It was nice just to wander the festival grounds for a bit that afternoon. Randall’s Island is a pretty big area, and everything to the west of the interstate was taken up by Governors Ball. There were plenty of booths to explore, and it was great to walk around and hear the music from Julian Casablancas and the Voidz. I did end up stopping my wandering for long enough to catch Neko Case’s set, though, which was very worth it. We were close enough to have a great view of the stage, and I could tell that she was enjoying performing. It was quite a treat. After that, though, it was time to get as good a spot as we could for the closing acts of the night; Phoenix played a very energetic set on the main stage, appropriately playing “Love Like a Sunset” as the sun went down, and then it was time for OutKast.

I’m not a rap fan, and I’m certainly not an OutKast fan, but even I could appreciate what I saw – they really brought it for that night. It was a tight, high-energy set, and the crowd responded wonderfully. I was a bit dehydrated, so suffered through a headache, but I still found myself singing along to songs like “The Whole World” and “Roses” near the end of the night.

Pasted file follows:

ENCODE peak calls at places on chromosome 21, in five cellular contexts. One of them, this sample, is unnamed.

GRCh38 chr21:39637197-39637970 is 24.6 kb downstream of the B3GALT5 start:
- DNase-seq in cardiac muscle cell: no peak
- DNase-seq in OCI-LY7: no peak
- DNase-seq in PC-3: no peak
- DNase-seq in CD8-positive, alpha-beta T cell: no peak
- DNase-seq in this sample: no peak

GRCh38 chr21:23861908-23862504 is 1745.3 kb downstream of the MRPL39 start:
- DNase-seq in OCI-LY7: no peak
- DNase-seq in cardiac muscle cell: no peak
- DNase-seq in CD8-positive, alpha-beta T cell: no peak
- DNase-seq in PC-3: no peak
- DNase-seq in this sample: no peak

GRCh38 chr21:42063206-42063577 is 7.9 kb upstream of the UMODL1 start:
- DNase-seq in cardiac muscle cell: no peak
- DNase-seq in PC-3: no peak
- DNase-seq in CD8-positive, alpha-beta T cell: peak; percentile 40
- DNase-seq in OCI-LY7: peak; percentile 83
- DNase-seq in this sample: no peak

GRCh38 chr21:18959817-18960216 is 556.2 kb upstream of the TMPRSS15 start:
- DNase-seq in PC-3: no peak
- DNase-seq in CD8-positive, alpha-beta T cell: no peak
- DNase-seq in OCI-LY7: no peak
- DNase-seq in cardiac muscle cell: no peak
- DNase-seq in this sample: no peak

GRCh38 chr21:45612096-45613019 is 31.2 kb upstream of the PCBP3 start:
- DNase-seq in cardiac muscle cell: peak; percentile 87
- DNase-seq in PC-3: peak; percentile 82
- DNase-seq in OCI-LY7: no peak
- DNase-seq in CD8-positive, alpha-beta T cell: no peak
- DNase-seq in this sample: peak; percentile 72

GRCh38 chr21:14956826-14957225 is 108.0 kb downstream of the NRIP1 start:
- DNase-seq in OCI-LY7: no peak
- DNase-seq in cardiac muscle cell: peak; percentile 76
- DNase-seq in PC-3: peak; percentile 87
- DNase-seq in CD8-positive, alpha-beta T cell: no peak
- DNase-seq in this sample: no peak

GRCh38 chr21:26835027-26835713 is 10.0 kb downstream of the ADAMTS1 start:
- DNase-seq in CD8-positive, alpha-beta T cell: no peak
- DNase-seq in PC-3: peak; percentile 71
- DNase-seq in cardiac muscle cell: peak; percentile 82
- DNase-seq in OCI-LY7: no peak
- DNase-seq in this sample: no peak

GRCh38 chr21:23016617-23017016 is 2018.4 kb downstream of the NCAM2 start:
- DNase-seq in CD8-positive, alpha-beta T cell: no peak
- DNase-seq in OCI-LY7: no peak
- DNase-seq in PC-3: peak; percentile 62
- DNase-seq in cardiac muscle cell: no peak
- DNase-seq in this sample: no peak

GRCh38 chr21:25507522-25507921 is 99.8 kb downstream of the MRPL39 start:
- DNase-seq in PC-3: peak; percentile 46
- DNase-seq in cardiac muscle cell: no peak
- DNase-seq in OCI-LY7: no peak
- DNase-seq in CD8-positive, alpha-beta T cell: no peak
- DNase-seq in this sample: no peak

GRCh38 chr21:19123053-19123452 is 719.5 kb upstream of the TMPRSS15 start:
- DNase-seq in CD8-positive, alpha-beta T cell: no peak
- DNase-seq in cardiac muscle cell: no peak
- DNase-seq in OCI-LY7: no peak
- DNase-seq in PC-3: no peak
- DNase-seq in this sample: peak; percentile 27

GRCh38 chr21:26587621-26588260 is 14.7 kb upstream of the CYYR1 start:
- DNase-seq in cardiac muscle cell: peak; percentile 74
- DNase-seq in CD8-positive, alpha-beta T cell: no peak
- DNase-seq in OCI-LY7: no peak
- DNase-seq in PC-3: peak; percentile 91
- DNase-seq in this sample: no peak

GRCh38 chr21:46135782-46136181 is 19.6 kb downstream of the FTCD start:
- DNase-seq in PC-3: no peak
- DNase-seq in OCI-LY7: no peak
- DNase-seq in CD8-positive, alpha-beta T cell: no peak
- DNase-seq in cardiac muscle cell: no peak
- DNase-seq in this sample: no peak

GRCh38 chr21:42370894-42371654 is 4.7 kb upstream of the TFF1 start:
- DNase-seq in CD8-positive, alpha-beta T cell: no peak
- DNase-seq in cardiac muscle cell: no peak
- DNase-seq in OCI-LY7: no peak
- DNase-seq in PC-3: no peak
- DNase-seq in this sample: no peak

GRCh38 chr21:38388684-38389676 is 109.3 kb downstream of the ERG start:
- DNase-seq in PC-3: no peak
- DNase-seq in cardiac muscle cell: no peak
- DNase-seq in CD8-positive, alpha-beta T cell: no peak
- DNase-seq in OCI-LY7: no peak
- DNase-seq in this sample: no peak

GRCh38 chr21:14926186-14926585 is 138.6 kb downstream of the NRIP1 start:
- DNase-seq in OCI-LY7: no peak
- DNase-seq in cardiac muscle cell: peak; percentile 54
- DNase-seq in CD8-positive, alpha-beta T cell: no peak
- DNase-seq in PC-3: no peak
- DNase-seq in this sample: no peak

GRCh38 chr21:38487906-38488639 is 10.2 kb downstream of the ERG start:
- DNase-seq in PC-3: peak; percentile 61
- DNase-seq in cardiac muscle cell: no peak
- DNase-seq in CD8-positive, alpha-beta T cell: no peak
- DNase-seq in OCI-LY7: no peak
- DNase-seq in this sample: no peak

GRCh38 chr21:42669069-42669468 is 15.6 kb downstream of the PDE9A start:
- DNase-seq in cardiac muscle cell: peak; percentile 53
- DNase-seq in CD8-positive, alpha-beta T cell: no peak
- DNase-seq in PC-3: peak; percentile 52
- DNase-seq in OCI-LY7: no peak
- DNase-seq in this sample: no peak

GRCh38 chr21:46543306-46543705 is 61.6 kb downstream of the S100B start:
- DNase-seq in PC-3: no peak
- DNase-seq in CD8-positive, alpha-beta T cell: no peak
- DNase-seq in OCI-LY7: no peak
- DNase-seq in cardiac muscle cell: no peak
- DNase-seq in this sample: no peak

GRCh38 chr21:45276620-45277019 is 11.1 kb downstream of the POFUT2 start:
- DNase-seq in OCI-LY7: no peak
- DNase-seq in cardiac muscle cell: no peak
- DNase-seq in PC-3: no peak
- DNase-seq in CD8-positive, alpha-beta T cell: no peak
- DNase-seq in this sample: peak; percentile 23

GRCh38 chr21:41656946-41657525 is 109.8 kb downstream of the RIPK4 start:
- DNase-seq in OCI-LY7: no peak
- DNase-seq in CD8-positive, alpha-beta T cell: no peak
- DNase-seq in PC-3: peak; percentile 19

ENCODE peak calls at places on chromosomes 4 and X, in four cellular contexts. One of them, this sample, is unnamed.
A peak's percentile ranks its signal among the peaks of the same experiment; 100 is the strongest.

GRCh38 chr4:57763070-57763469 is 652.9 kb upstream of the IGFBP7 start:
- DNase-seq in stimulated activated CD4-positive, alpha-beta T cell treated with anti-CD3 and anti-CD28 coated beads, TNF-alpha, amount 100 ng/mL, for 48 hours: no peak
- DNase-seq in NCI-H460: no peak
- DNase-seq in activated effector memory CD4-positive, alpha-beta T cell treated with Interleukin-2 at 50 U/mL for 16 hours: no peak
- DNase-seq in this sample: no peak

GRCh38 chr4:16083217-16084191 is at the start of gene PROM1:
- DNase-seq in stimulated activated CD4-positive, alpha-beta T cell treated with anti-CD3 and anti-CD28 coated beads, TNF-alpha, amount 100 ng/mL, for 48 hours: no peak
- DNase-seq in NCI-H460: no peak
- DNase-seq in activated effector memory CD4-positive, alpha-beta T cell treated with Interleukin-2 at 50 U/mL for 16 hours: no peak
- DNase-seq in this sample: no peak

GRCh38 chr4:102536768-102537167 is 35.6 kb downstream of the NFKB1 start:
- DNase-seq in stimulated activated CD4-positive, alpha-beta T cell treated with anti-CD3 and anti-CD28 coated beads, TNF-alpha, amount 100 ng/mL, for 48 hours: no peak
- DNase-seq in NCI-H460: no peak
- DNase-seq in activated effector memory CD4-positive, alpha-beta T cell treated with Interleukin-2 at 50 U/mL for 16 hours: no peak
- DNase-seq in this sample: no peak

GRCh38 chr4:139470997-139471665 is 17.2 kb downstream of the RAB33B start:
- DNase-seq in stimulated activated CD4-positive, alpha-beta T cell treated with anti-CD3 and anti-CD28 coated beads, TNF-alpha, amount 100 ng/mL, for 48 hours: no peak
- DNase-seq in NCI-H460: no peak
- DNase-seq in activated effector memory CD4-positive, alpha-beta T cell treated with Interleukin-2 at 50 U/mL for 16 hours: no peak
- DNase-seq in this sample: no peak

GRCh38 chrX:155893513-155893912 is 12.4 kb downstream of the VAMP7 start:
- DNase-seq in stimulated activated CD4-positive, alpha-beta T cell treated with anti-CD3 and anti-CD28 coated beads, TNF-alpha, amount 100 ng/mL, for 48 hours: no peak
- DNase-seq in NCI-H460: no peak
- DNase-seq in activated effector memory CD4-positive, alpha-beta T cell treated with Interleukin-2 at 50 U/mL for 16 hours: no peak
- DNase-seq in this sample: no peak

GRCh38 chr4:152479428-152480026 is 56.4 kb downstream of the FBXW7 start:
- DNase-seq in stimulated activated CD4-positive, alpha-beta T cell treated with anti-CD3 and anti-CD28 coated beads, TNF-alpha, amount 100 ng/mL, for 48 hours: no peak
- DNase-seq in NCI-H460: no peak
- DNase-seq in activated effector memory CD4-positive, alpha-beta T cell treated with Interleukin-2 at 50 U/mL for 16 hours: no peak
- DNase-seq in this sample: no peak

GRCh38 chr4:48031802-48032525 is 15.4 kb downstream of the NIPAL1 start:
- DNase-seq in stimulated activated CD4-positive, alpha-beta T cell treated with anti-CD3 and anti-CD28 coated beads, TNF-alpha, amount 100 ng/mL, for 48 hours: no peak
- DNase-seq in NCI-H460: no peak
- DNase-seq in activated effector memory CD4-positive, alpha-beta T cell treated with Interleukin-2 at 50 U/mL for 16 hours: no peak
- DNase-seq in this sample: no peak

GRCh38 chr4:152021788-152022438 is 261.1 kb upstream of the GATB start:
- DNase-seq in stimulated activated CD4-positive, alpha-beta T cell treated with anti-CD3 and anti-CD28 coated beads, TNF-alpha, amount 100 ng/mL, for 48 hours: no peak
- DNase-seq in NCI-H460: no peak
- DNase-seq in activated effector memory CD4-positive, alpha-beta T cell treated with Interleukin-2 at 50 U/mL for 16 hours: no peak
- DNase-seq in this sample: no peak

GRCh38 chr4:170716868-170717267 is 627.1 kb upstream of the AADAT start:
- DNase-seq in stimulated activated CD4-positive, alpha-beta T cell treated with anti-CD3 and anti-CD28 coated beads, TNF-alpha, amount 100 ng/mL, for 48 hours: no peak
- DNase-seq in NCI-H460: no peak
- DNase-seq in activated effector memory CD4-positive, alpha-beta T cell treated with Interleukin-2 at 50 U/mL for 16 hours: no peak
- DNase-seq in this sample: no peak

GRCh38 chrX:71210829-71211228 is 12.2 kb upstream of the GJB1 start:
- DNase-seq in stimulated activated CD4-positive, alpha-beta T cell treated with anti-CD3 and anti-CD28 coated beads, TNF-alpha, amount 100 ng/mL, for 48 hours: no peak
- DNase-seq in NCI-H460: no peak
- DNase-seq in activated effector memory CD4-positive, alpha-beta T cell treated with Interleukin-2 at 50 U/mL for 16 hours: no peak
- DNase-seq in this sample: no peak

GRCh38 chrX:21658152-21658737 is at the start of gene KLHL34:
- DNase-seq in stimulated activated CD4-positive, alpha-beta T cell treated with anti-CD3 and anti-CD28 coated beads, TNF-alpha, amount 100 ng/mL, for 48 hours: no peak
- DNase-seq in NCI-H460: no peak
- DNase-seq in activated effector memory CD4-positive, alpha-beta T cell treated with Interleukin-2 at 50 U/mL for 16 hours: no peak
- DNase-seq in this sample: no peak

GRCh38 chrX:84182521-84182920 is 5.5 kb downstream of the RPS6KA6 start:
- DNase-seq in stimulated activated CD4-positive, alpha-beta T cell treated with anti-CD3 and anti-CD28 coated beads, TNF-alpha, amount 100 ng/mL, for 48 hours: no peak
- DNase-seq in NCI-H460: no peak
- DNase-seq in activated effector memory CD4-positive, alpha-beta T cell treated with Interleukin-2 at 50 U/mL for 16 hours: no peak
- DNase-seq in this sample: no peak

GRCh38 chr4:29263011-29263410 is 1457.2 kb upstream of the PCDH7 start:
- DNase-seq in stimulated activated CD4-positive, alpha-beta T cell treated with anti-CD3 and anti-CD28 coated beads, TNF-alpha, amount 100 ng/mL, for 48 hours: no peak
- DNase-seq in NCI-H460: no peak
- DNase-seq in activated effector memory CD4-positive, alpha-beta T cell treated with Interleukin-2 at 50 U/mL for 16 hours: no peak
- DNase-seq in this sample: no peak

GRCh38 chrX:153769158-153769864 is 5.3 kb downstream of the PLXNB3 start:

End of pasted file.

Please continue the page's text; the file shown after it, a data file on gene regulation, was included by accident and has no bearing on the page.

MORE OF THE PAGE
Saturday was even better; even though it was quite hot out, I stayed a lot better hydrated. We split up a bit more than we did on Friday, and I caught great performances from Fitz and the Tantrums (they’re just as good live as they are recorded – such great energy! They really got the crowd into the music, which was great), Disclosure, and The Glitch Mob before making my way closer to the main stage to hear The Strokes‘ set. They were great – played all sorts of songs that got the crowd pumped up, and finished off their set with an encore of – what else – “New York City Cops”. That wasn’t the end of the day, though – before catching Jack White’s headliner show, I stopped by to listen to Sleigh Bells, a band that I hadn’t heard of before. I was quite impressed with their set, but once it was over it was time to go see Jack White, the artist that I had most been looking forward to that day. I wasn’t particularly close to the stage, but I could still hear great. He’s really a musical talent, and it showed at this performance – getting to hear music from his White Stripes days all the way up to new songs from his new album Lazaretto (which, as my friend Drew showed me, is a work of art in and of itself) was really neat.